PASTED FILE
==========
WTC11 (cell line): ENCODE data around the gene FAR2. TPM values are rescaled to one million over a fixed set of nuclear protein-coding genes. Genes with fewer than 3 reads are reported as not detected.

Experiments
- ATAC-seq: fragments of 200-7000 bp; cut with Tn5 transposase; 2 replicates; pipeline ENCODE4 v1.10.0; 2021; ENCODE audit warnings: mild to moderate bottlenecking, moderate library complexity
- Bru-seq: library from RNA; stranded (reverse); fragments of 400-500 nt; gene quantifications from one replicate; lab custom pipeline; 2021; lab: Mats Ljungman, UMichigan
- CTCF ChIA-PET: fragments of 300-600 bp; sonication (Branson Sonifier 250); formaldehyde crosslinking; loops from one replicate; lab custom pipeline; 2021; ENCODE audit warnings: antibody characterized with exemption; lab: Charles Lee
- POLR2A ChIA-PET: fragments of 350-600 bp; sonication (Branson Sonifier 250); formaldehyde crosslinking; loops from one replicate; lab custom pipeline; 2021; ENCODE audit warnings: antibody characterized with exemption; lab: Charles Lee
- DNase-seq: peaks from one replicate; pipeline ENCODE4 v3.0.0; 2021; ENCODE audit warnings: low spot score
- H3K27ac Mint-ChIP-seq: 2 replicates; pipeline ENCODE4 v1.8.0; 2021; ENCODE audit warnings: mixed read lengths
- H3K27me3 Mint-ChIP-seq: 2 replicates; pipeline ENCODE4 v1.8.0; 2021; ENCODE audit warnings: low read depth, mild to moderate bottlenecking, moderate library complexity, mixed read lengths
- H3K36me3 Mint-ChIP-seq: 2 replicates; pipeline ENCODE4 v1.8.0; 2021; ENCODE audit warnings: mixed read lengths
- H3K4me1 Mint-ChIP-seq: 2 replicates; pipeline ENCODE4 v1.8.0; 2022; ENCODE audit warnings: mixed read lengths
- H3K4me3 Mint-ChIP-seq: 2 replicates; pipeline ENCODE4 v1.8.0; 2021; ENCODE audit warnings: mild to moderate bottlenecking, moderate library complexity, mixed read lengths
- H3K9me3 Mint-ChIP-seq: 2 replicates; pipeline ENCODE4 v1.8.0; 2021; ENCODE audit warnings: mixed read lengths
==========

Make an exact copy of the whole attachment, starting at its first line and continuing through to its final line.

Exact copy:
WTC11 (cell line): ENCODE data around the gene FAR2. TPM values are rescaled to one million over a fixed set of nuclear protein-coding genes. Genes with fewer than 3 reads are reported as not detected.

Experiments
- ATAC-seq: fragments of 200-7000 bp; cut with Tn5 transposase; 2 replicates; pipeline ENCODE4 v1.10.0; 2021; ENCODE audit warnings: mild to moderate bottlenecking, moderate library complexity
- Bru-seq: library from RNA; stranded (reverse); fragments of 400-500 nt; gene quantifications from one replicate; lab custom pipeline; 2021; lab: Mats Ljungman, UMichigan
- CTCF ChIA-PET: fragments of 300-600 bp; sonication (Branson Sonifier 250); formaldehyde crosslinking; loops from one replicate; lab custom pipeline; 2021; ENCODE audit warnings: antibody characterized with exemption; lab: Charles Lee
- POLR2A ChIA-PET: fragments of 350-600 bp; sonication (Branson Sonifier 250); formaldehyde crosslinking; loops from one replicate; lab custom pipeline; 2021; ENCODE audit warnings: antibody characterized with exemption; lab: Charles Lee
- DNase-seq: peaks from one replicate; pipeline ENCODE4 v3.0.0; 2021; ENCODE audit warnings: low spot score
- H3K27ac Mint-ChIP-seq: 2 replicates; pipeline ENCODE4 v1.8.0; 2021; ENCODE audit warnings: mixed read lengths
- H3K27me3 Mint-ChIP-seq: 2 replicates; pipeline ENCODE4 v1.8.0; 2021; ENCODE audit warnings: low read depth, mild to moderate bottlenecking, moderate library complexity, mixed read lengths
- H3K36me3 Mint-ChIP-seq: 2 replicates; pipeline ENCODE4 v1.8.0; 2021; ENCODE audit warnings: mixed read lengths
- H3K4me1 Mint-ChIP-seq: 2 replicates; pipeline ENCODE4 v1.8.0; 2022; ENCODE audit warnings: mixed read lengths
- H3K4me3 Mint-ChIP-seq: 2 replicates; pipeline ENCODE4 v1.8.0; 2021; ENCODE audit warnings: mild to moderate bottlenecking, moderate library complexity, mixed read lengths
- H3K9me3 Mint-ChIP-seq: 2 replicates; pipeline ENCODE4 v1.8.0; 2021; ENCODE audit warnings: mixed read lengths